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A160239 Number of "ON" cells in a 2-dimensional cellular automaton ("Fredkin's Replicator") evolving according to the rule that a cell is ON in a given generation if and only if there was an odd number of ON cells among the eight nearest neighbors in the preceding generation, starting with one ON cell. 32

%I

%S 1,8,8,24,8,64,24,112,8,64,64,192,24,192,112,416,8,64,64,192,64,512,

%T 192,896,24,192,192,576,112,896,416,1728,8,64,64,192,64,512,192,896,

%U 64,512,512,1536,192,1536,896,3328,24,192,192,576,192,1536,576,2688,112,896,896,2688,416,3328,1728,6784

%N Number of "ON" cells in a 2-dimensional cellular automaton ("Fredkin's Replicator") evolving according to the rule that a cell is ON in a given generation if and only if there was an odd number of ON cells among the eight nearest neighbors in the preceding generation, starting with one ON cell.

%C This is the odd-rule cellular automaton defined by OddRule 757 (see Ekhad-Sloane-Zeilberger "Odd-Rule Cellular Automata on the Square Grid" link). - _N. J. A. Sloane_, Feb 25 2015

%C The partial sums are in A245542, in which the structure also looks like an irregular step pyramid. - _Omar E. Pol_, Jan 29 2015

%H N. J. A. Sloane, <a href="/A160239/b160239.txt">Table of n, a(n) for n = 0..10000</a>

%H Shalosh B. Ekhad, N. J. A. Sloane, and Doron Zeilberger, <a href="http://arxiv.org/abs/1503.01796">A Meta-Algorithm for Creating Fast Algorithms for Counting ON Cells in Odd-Rule Cellular Automata</a>, arXiv:1503.01796 [math.CO], 2015; see also the <a href="http://www.math.rutgers.edu/~zeilberg/mamarim/mamarimhtml/CAcount.html">Accompanying Maple Package</a>.

%H Shalosh B. Ekhad, N. J. A. Sloane, and Doron Zeilberger, <a href="http://arxiv.org/abs/1503.04249">Odd-Rule Cellular Automata on the Square Grid</a>, arXiv:1503.04249 [math.CO], 2015.

%H Charles R Greathouse IV, <a href="/A160239/a160239.pdf">Compact illustration of generations 0..17</a>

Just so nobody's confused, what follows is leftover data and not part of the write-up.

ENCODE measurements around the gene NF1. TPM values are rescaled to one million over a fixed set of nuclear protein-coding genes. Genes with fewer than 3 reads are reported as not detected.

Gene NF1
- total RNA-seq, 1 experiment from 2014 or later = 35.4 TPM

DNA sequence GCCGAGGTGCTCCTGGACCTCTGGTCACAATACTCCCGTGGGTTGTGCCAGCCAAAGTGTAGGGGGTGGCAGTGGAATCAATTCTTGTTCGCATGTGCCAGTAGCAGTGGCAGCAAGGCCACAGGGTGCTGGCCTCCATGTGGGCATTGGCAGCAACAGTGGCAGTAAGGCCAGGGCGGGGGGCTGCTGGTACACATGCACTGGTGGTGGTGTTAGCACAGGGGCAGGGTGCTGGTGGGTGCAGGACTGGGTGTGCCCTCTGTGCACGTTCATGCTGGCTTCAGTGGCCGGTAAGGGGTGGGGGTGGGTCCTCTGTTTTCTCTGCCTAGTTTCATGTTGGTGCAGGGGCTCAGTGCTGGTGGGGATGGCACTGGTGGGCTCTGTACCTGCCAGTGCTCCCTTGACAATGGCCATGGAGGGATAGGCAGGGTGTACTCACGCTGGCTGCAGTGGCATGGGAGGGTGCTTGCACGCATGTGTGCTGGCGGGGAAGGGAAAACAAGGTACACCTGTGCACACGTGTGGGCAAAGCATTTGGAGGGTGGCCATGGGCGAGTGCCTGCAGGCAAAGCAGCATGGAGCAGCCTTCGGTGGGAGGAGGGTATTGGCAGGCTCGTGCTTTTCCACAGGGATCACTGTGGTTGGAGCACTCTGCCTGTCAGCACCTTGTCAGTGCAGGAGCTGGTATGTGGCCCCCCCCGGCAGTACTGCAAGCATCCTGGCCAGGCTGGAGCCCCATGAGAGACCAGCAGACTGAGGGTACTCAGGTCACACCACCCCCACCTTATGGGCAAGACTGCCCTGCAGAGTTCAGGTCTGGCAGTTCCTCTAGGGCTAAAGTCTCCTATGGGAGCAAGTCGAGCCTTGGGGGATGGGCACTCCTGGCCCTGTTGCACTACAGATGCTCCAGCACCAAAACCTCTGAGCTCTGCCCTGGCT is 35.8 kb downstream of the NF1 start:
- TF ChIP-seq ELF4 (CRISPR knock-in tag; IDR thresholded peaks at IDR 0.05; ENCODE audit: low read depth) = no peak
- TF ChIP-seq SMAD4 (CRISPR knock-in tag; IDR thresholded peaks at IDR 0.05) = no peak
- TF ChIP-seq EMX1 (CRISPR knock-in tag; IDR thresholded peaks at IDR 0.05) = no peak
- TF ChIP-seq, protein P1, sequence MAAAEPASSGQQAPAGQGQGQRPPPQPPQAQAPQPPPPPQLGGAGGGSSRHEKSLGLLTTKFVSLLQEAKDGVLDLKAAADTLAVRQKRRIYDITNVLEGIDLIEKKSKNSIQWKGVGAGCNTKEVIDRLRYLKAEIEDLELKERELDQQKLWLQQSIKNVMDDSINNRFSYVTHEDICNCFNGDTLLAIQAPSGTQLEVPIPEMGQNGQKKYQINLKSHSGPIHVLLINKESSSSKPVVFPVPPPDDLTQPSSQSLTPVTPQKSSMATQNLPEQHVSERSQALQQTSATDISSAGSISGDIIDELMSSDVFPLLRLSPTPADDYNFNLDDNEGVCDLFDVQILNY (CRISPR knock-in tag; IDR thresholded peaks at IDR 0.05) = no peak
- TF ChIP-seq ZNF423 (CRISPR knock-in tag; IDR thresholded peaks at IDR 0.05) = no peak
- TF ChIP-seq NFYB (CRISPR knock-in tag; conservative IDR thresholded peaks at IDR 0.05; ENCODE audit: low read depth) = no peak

%H N. J. A. Sloane, <a href="http://arxiv.org/abs/1503.01168">On the Number of ON Cells in Cellular Automata</a>, arXiv:1503.01168 [math.CO], 2015.

%H N. J. A. Sloane, On the No. of ON Cells in Cellular Automata, Video of talk in Doron Zeilberger's Experimental Math Seminar at Rutgers University, Feb. 05 2015: <a href="https://vimeo.com/119073818">Part 1</a>, <a href="https://vimeo.com/119073819">Part 2</a>

%H N. J. A. Sloane, <a href="/A160239/a160239_1.pdf">Enlarged illustration of first 16 generations (pdf).</a>

%H N. J. A. Sloane, <a href="/A160239/a160239.png">Illustration for a(15) = 416 (png).</a>

%H N. J. A. Sloane, <a href="/A160239/a160239_2.pdf">Illustration for a(15) = 416 (pdf).</a>

%H N. J. A. Sloane, <a href="/A160239/a160239_1.png">Illustration for a(31) = 1728.</a>

%H N. J. A. Sloane, <a href="/A160239/a160239_4.png">Illustration for a(63) = 6784.</a>

%H N. J. A. Sloane, <a href="/A160239/a160239_1.tiff">Illustration for a(127) = 27392 (tiff).</a>

%H N. J. A. Sloane, <a href="/A160239/a160239_6.png">Illustration for a(127) = 27392 (png).</a>

%H N. J. A. Sloane, <a href="/wiki/Catalog_of_Toothpick_and_CA_Sequences_in_OEIS">Catalog of Toothpick and Cellular Automata Sequences in the OEIS</a>

%H <a href="/index/Ce#cell">Index entries for sequences related to cellular automata</a>

%F a(0) = 1; a(2t)=a(t), a(4t+1)=8*a(t), a(4t+3)=2*a(2t+1)+8*a(t) for t >= 0. (Conjectured by _Hrothgar_, Jul 11 2014; proved by _N. J. A. Sloane_, Oct 04 2014.)

%F For n >= 2, a(n) = 8^r * Product_{lengths i of runs of 1 in binary expansion of n} R(i), where r is the number of runs of 1 in the binary expansion of n and R(i) = A083424(i-1) = (5*4^(i-1)+(-2)^(i-1))/6. Note that row i of the table in A245562 lists the lengths of runs of 1 in binary expansion of i. Example: n=7 = 111 in binary, so r=1, i=3, R(3) = A083424(2) = 14, and so a(7) = 8^1*14 = 112. That is, this sequence is the Run Length Transform of A246030. - _N. J. A. Sloane_, Oct 04 2014